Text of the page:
For the purposes of the present invention, the average molecular weight Mn of the shell is determined by the numerical integration, using at least 5 volume or weight increments beginning with and including the increment in which the Mni is the highest and concluding with the end of the batch. The Mn for the core is determined similarly using at least 30 volume or weight increments beginning with the start of polymerization and ending with and including the increment in which the Mni is the highest. Average melt creep viscosity is then determined using the formula stated above for the relationship of melt creep viscosity to Mn.
In accordance with the invention, the core of the particles comprises high molecular weight polytetrafluoroethylene preferably having an average melt creep viscosity greater than about 1.2×1010 Pa·s, preferably greater than about 1.3×1010 Pa·s, and more preferably greater than about 1.5×1010 Pa·s. The shell comprises lower molecular weight polytetrafluoroethylene or modified polytetrafluoroethylene preferably with an average melt creep viscosity greater than about 9×109 Pa·s and less than the average melt creep viscosity of polytetrafluoroethylene of the core. Preferably, the average melt creep viscosity of the polytetrafluoroethylene or modified polytetrafluoroethylene of the shell is at least 0.1×1010 Pa·s, more preferably at least 0.2×1010 Pa·s, less than the average melt creep viscosity of polytetrafluoroethylene of the core. Most preferably, the shell of lower molecular weight polytetrafluoroethylene or modified polytetrafluoroethylene has an average melt creep viscosity of about 9×109 Pa·s to about 1.3×1010 Pa·s.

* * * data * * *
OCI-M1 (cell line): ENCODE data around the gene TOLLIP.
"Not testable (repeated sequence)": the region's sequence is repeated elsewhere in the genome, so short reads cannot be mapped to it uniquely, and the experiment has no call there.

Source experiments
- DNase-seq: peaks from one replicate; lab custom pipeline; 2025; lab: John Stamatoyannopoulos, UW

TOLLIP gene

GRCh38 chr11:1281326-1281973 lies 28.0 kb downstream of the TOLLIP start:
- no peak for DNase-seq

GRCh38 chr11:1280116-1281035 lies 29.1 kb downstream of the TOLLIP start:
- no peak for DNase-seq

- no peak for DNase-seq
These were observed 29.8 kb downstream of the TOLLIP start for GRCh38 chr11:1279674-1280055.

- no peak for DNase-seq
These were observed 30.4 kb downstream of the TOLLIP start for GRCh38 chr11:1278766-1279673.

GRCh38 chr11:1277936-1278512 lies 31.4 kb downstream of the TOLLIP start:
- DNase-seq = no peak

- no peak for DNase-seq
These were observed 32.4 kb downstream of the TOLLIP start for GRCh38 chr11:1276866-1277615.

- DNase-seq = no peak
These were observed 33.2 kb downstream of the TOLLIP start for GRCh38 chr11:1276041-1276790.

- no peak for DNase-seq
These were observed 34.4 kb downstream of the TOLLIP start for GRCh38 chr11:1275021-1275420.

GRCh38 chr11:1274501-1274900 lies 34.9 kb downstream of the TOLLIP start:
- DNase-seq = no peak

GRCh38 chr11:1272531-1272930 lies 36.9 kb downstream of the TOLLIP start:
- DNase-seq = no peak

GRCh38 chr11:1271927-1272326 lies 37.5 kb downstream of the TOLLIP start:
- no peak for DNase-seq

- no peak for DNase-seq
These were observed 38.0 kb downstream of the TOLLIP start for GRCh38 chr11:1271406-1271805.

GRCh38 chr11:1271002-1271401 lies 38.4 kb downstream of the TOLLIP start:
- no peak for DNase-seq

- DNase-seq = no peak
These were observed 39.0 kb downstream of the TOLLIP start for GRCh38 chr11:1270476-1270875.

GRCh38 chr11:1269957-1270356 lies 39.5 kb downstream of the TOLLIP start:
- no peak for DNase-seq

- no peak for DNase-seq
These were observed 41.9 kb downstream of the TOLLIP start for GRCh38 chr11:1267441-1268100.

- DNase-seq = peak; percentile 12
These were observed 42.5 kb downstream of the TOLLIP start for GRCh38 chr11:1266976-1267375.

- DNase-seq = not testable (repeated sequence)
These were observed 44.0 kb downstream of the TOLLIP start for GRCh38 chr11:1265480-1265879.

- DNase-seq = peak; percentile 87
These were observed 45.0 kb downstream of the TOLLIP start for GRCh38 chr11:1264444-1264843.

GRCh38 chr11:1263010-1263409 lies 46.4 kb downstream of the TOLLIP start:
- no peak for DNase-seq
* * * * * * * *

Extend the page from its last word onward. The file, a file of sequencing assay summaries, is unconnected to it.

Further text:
In fluoropolymers in accordance with the invention, the shell comprises about 5 to about 30% by weight of the particles. Preferably, the shell comprises about 5 to about 25% by weight of the particles, most preferably, about 5 to about 20% by weight of the particles. Preferably, the shell of the particles is polytetrafluoroethylene.